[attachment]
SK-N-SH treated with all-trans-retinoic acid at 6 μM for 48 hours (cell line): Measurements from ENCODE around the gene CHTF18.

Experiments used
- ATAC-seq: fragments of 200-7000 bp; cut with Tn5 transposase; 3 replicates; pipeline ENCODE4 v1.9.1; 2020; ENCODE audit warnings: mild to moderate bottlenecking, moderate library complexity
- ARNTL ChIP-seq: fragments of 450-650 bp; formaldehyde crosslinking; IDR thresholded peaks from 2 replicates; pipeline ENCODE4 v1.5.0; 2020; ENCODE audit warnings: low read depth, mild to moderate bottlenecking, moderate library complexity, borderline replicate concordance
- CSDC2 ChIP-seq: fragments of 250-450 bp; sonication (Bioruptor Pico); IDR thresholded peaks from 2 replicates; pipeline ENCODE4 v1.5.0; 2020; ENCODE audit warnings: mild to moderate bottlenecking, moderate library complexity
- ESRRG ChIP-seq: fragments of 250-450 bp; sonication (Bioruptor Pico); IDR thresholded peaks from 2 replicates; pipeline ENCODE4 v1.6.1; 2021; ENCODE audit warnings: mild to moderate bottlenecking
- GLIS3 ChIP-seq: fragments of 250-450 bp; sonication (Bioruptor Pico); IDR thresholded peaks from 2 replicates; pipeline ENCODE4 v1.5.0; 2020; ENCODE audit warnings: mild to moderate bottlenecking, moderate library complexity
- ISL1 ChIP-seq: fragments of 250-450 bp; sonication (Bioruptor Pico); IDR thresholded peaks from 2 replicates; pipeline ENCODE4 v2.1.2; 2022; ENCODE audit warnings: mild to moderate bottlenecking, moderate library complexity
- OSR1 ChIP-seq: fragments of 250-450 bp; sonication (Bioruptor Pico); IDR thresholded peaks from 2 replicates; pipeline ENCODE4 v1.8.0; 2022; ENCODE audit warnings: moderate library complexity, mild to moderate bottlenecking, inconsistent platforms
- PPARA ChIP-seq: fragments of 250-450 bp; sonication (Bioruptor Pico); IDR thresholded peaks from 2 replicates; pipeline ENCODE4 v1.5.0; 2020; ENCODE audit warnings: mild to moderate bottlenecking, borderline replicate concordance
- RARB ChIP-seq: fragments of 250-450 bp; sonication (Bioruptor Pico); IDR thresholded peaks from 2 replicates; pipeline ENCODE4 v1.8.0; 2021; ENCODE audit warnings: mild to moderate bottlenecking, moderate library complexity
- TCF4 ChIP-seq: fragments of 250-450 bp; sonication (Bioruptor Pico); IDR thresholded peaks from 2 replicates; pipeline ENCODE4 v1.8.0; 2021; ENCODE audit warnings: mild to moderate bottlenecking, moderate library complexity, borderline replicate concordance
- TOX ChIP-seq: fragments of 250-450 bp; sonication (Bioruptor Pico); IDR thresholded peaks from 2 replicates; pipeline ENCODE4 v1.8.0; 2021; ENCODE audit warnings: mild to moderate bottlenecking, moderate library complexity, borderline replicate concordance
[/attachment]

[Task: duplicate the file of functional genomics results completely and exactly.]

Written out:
SK-N-SH treated with all-trans-retinoic acid at 6 μM for 48 hours (cell line): Measurements from ENCODE around the gene CHTF18.

Experiments used
- ATAC-seq: fragments of 200-7000 bp; cut with Tn5 transposase; 3 replicates; pipeline ENCODE4 v1.9.1; 2020; ENCODE audit warnings: mild to moderate bottlenecking, moderate library complexity
- ARNTL ChIP-seq: fragments of 450-650 bp; formaldehyde crosslinking; IDR thresholded peaks from 2 replicates; pipeline ENCODE4 v1.5.0; 2020; ENCODE audit warnings: low read depth, mild to moderate bottlenecking, moderate library complexity, borderline replicate concordance
- CSDC2 ChIP-seq: fragments of 250-450 bp; sonication (Bioruptor Pico); IDR thresholded peaks from 2 replicates; pipeline ENCODE4 v1.5.0; 2020; ENCODE audit warnings: mild to moderate bottlenecking, moderate library complexity
- ESRRG ChIP-seq: fragments of 250-450 bp; sonication (Bioruptor Pico); IDR thresholded peaks from 2 replicates; pipeline ENCODE4 v1.6.1; 2021; ENCODE audit warnings: mild to moderate bottlenecking
- GLIS3 ChIP-seq: fragments of 250-450 bp; sonication (Bioruptor Pico); IDR thresholded peaks from 2 replicates; pipeline ENCODE4 v1.5.0; 2020; ENCODE audit warnings: mild to moderate bottlenecking, moderate library complexity
- ISL1 ChIP-seq: fragments of 250-450 bp; sonication (Bioruptor Pico); IDR thresholded peaks from 2 replicates; pipeline ENCODE4 v2.1.2; 2022; ENCODE audit warnings: mild to moderate bottlenecking, moderate library complexity
- OSR1 ChIP-seq: fragments of 250-450 bp; sonication (Bioruptor Pico); IDR thresholded peaks from 2 replicates; pipeline ENCODE4 v1.8.0; 2022; ENCODE audit warnings: moderate library complexity, mild to moderate bottlenecking, inconsistent platforms
- PPARA ChIP-seq: fragments of 250-450 bp; sonication (Bioruptor Pico); IDR thresholded peaks from 2 replicates; pipeline ENCODE4 v1.5.0; 2020; ENCODE audit warnings: mild to moderate bottlenecking, borderline replicate concordance
- RARB ChIP-seq: fragments of 250-450 bp; sonication (Bioruptor Pico); IDR thresholded peaks from 2 replicates; pipeline ENCODE4 v1.8.0; 2021; ENCODE audit warnings: mild to moderate bottlenecking, moderate library complexity
- TCF4 ChIP-seq: fragments of 250-450 bp; sonication (Bioruptor Pico); IDR thresholded peaks from 2 replicates; pipeline ENCODE4 v1.8.0; 2021; ENCODE audit warnings: mild to moderate bottlenecking, moderate library complexity, borderline replicate concordance
- TOX ChIP-seq: fragments of 250-450 bp; sonication (Bioruptor Pico); IDR thresholded peaks from 2 replicates; pipeline ENCODE4 v1.8.0; 2021; ENCODE audit warnings: mild to moderate bottlenecking, moderate library complexity, borderline replicate concordance